As Nandini returned to her present state of nostalgia she couldn’t help but feel relieved. One couldn’t blame her since she had been after all – guilty. Thanks to the endless taunts of her fellow class mates as to how cowardly and puny she was, there was never a chance Nandini would not have dared to explore the five rupee note sticking out of her teacher’s purse while the woman had left the classroom for an errand. What Devaki, on the other hand, didn’t know was the child was actually looking for what was popularly called ‘the ghost in Miss Devaki’s purse’. This had been a trendy way to taunt the woman by the kids as they had all wondered who exactly would release that ‘ghost’ some day. That brave girl! Who would it be? The one who would go ahead and do the impossible! Unfortunately the day Nandini had taken it upon herself to become ‘the one’ was the day she had been stung by the owner of the purse so badly, that it became one of the most traumatic experiences of her entire life. An incident that had come back to her thirty something years later, while traveling to meet her class mate from that very class in her native.
As Nandini struggled with the dilemma of whether or not she should go and reconnect with her nemesis, the old lady’s stop arrived. Despite being four stops away from her original destination, Nandini took a deep breathe, adjusted the long flowing veil of her salwar-kameez, pulled the tiny lock of hair hanging near her temple back behind her ear and got down too.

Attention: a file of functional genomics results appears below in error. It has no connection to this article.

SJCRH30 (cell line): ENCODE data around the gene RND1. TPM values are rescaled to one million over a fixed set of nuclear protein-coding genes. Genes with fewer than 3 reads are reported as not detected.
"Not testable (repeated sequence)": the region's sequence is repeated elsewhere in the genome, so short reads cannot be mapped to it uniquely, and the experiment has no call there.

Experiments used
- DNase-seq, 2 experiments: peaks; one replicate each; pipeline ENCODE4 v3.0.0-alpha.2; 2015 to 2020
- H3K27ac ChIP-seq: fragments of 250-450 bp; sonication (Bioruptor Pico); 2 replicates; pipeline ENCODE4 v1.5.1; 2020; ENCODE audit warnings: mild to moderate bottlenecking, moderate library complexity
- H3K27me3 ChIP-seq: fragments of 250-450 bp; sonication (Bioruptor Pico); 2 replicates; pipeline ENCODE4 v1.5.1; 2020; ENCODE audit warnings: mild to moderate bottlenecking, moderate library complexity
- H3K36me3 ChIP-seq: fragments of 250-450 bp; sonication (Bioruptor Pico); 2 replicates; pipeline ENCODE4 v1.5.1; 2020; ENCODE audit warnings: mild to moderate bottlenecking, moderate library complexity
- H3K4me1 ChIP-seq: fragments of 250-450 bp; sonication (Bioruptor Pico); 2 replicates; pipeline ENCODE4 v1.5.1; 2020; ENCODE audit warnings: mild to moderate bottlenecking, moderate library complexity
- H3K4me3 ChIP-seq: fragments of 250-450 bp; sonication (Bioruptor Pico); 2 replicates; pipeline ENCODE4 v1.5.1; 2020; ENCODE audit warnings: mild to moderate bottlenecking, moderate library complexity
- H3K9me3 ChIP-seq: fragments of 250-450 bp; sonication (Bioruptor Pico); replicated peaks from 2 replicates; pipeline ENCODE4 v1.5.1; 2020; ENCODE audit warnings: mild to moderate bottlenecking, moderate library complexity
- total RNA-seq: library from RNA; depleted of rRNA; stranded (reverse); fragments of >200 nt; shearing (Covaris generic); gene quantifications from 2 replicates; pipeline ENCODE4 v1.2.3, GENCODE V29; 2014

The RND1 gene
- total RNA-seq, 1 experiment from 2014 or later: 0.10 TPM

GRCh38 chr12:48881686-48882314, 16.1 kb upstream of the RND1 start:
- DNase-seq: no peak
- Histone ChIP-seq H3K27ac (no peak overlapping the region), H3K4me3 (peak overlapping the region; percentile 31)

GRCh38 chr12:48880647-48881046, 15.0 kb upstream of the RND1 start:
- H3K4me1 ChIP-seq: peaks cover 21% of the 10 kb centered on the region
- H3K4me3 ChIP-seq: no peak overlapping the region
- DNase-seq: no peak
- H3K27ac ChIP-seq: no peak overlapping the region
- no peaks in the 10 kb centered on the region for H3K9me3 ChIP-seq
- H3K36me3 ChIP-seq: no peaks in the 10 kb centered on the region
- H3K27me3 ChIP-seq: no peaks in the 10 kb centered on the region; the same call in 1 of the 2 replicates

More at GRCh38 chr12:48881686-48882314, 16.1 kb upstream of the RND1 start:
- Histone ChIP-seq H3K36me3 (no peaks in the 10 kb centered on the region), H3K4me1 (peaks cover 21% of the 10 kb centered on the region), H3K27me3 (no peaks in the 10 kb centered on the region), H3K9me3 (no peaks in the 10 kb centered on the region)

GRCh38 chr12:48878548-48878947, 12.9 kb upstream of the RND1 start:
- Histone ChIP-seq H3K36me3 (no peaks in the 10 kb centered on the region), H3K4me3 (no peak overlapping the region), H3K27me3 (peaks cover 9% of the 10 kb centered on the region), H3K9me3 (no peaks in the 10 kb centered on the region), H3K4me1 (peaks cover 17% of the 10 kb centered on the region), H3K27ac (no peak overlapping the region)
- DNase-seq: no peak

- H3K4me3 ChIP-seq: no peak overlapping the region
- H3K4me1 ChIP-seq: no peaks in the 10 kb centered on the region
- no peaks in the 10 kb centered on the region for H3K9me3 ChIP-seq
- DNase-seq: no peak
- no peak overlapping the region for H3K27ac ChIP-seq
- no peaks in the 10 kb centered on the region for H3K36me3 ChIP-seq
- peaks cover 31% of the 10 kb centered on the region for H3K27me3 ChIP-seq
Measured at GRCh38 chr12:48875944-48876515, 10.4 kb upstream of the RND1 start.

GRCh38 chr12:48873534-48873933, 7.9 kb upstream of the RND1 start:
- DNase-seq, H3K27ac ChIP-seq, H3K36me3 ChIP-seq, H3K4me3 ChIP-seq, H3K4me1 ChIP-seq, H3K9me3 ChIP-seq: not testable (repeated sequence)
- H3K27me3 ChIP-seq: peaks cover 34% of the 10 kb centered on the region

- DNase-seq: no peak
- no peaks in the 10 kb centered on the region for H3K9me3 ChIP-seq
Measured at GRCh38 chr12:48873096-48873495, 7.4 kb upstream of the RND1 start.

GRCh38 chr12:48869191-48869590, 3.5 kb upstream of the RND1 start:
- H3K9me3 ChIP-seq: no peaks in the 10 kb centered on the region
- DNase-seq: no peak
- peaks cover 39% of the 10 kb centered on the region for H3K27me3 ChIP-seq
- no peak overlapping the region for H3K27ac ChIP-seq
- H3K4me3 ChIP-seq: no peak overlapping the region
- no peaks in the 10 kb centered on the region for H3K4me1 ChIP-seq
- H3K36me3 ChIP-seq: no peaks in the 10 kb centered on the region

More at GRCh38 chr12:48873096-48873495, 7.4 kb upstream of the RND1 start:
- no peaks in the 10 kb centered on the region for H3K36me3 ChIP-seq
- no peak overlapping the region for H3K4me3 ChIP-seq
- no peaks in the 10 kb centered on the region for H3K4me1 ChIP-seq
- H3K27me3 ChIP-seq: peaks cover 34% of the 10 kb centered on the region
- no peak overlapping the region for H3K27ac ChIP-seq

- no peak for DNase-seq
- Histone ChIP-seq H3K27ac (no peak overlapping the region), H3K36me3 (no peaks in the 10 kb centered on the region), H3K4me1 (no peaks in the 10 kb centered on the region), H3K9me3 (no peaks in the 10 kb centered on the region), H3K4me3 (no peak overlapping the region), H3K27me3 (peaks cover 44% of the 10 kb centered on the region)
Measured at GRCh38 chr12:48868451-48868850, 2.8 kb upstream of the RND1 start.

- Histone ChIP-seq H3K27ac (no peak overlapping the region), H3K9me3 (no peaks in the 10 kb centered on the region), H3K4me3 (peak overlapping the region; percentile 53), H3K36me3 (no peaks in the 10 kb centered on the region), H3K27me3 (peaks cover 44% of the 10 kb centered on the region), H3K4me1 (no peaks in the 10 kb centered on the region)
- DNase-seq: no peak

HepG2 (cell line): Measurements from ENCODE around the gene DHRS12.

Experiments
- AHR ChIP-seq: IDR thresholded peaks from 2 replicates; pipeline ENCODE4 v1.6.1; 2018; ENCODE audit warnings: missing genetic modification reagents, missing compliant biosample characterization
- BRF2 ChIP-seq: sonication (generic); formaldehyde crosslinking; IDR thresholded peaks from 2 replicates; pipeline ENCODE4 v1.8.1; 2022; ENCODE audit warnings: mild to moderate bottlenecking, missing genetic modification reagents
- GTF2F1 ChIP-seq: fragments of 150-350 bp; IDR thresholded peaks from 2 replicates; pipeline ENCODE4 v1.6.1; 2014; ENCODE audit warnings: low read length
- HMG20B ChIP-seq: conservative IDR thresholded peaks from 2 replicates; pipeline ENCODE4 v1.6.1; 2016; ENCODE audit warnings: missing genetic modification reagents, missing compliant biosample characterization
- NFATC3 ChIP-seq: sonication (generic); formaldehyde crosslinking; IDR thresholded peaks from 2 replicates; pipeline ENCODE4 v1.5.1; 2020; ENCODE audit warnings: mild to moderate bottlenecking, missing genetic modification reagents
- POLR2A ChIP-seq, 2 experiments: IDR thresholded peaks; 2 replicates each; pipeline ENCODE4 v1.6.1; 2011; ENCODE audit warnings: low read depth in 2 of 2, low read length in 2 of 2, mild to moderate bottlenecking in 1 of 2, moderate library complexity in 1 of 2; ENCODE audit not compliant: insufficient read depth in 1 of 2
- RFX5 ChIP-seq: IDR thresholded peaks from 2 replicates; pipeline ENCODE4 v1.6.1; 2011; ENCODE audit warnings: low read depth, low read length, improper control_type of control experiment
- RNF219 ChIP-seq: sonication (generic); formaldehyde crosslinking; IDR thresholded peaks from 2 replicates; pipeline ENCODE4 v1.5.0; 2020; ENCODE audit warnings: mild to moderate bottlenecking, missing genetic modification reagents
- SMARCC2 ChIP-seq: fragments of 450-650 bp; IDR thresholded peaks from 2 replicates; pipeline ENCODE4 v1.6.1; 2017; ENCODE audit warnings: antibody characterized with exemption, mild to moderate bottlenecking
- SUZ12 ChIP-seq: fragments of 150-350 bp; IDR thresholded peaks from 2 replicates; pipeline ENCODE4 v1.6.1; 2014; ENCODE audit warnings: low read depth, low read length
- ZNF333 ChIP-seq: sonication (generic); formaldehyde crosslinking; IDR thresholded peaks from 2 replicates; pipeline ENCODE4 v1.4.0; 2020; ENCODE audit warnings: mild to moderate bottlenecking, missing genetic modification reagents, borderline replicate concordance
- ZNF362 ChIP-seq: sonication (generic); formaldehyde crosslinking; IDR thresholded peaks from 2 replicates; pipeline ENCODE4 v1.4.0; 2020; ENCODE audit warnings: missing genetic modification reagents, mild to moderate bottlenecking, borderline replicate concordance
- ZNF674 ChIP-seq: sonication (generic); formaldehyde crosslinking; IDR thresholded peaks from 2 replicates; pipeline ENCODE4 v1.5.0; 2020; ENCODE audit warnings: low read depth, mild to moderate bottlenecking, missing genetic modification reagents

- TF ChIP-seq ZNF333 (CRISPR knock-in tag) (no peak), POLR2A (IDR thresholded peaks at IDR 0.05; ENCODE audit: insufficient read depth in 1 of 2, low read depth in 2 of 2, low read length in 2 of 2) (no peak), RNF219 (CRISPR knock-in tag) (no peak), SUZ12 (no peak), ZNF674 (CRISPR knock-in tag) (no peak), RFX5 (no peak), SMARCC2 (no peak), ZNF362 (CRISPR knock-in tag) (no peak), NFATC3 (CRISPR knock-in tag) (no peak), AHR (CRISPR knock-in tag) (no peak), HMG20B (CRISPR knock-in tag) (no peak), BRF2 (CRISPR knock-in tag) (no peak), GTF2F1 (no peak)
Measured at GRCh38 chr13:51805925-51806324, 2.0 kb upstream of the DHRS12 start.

The first thing Nandini noticed was the location she had chosen to pursue her past. The stop was located in what was easily one of the dirtiest neighborhoods of her city. Strewn with open sewage drains and scantily spread out garbage bins surrounded by trash around it rather than in it, Nandini suddenly covered her nose with the edge of her veil to escape the stench emanating from almost everywhere.
‘Gosh!’ she thought. ‘What sort of a place is this!’ But given the reasoning behind her rather abrupt move, she didn’t have a choice but to see its end. And so she walked slowly behind the frail looking figure staggering a few feet in front of her avoiding cow-dung and other manure.
The vision of seeing Miss Devaki from behind suddenly seemed like a new context. The woman now looked old, fragile and extremely unhealthy. There had always been a rumor that she secretly smoked but considering Nandini had left that school just a year after the ‘smacking’ incident, she knew nothing more about the teacher’s life except the three minute physical ordeal she had endured. Devaki kept coughing into what looked like a napkin as she shooed away stray animals that seemed interested in what she was carrying in her four plastic bags. Nandini suddenly felt insecure as she began noticing that she was the clearly the odd man out in what looked like a lower middle class locality with bare-bottomed kids playing outside with rabid looking street canine and bare-chested middle aged men staring emotionlessly at the well dressed woman who was following an ill tempered old lady.